AQA SCLY3 Beliefs in Society - Functionalist theories of Religion

HideShow resource information
View mindmap
  • Functionalist theories of religion
    • Durkhiem
      • Religion binds people together as it creates a collective conscience - shared believes and values which makes social life and co-operation possible. Without this, society would disintegrate.
        • Placing these values in the context of sacred makes it likely that it we will abide by the related social norms. Religion is therefore a key instrument of secondary socialisation.
      • All societies divide the world into the 'sacred' and 'profane' and religion relates to the sacred such as rituals and practices.
      • Australian Aboriginal Tribes
        • Found Totemism here and thought it represented religion at its most basic form. It arose from within society, and not outside it,
        • The totem symbloised both supernatural powers and the social life of the clan.
        • Totemic rituals reinforced the group's solidarity and sense of belonding. He believed that worshipping these totems they were worshipping scoeity itself.
      • Criticisms
        • Work was based on small-scale pre-literate society and these workings doesn't explain how it works for complex, religiously diverse modern society - therefore cannot generalise
        • Worsley - no sharp division between the sacred and the profane
        • Mestrovic - increasing diversity has fragmented the collective conscience
    • Religion promotes social harmony, integration and solidarity through the reinforcement of the value consensus.
    • Religion is part of the way of life of society, and it helps maintain cultural tradiitons and establish the basic rules of social life.
    • Malinowski
      • Emphasised more on psychological functions for the individual
      • Religion promotes social solidarity but developed as a response to the needs of the individual, in situations of uncertainty.
      • Identified two events where religion is involved: - life crisis (births, deaths) that are potentially disruptive and involve a religious ritual.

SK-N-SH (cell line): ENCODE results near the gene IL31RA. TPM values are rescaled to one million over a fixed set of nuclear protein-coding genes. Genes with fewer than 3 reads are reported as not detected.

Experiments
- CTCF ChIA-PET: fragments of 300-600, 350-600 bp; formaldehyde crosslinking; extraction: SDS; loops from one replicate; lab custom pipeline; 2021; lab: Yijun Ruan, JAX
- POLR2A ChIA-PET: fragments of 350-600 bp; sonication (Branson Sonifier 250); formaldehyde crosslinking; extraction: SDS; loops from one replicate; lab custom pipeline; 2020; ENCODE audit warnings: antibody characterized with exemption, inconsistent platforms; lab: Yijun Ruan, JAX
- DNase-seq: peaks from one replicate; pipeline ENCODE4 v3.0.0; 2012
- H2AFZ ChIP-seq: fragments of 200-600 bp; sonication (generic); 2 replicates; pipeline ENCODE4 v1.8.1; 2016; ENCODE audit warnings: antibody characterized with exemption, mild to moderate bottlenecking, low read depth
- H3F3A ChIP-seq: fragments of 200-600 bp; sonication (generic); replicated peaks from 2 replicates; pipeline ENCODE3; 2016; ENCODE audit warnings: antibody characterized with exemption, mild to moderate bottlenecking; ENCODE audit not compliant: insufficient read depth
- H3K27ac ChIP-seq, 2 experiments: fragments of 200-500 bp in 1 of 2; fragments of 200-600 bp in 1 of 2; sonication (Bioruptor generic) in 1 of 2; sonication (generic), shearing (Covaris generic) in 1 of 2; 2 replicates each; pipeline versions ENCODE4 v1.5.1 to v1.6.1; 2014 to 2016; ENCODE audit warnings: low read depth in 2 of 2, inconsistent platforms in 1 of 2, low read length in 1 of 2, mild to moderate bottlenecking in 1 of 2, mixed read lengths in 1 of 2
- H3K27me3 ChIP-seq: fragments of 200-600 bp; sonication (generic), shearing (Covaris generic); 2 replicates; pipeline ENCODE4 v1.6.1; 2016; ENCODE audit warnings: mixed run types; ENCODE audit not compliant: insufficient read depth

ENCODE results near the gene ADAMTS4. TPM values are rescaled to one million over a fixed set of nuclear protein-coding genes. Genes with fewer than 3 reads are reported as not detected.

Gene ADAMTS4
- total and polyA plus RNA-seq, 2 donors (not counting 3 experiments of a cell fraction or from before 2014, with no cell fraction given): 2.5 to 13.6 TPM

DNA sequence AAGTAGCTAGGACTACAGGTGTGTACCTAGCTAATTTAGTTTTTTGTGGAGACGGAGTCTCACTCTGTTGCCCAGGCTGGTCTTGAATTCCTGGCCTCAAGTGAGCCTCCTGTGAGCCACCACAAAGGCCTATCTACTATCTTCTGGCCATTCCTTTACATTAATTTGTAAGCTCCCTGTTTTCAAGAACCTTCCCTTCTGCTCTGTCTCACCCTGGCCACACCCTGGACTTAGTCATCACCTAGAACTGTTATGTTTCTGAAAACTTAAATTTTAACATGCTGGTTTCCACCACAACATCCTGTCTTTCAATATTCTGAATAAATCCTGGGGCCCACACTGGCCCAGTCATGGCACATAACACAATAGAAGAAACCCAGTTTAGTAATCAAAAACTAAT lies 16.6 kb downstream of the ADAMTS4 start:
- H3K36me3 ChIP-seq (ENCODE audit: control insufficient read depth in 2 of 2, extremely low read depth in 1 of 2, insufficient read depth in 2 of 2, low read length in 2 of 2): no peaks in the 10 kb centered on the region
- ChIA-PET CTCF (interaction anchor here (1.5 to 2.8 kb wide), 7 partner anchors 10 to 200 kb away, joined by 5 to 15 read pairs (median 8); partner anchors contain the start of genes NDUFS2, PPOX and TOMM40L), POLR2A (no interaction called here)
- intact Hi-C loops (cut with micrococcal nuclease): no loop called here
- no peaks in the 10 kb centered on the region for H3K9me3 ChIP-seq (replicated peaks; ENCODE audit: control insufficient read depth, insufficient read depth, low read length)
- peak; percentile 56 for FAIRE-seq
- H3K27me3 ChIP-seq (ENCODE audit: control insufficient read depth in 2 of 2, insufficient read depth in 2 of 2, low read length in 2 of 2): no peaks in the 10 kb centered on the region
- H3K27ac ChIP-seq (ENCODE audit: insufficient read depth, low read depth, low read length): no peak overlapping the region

• - life crisis (births, deaths) that are potentially disruptive and involve a religious ritual.
        • - situations where the outcome is uncertain and uncontrollable creating anxiety. eg. Trobriand Islanders found rituals associated with fishing in open sea but not when sailing in the lagoon which is safer.
      • Criticisms
        • Research was done in a pre-industrial society so these rituals are now seen as old.
    • Parsons
      • Religion provides and legitimises the core values of a culture thereby promotes social solidarity and stability.
      • Religion helps people adjust to their situation.
      • Provides meaning by furnishing answers to the eternal questions concerning suffering, justice and death.
        • Suffering tests people's faith, punishing them for their sins and gives dignity for those who struggle in the face of adversity.
      • Prvides core values and norms, which it sacralises and legitimises.
      • Criticisms
        • His view of society is limited by a white, middle class position
    • Civil Religion
      • Bellah was interested in how religion unifies society in a multi-faith society like the USA.
      • American society has a belief system that attaches sacred qualities to society itself.
      • It integrates society in a way that individual religions can't.
      • It's expressed in various rituals, symbols and beliefs such as the pledge of allegiance to the flag etc.
      • Amercain civil religion involves loyalty to the nation-state and a belief in God, which are both equated with being a true American.
      • It sacralises the American way of life and binds together Americans from different ethnic and religious backgrounds.
    • Criticisms
      • Neglects negative aspects such as religion as a course of oppression of the poor or women.
      • Ignores religion as a source of conflict such as in the Middle East there are conflicts between Palestinian Muslims and Israeli Jews.
  • Provides meaning by furnishing answers to the eternal questions concerning suffering, justice and death.
    • Suffering tests people's faith, punishing them for their sins and gives dignity for those who struggle in the face of adversity.

Comments

No comments have yet been made

Similar Sociology resources:

See all Sociology resources »See all Religion and beliefs resources »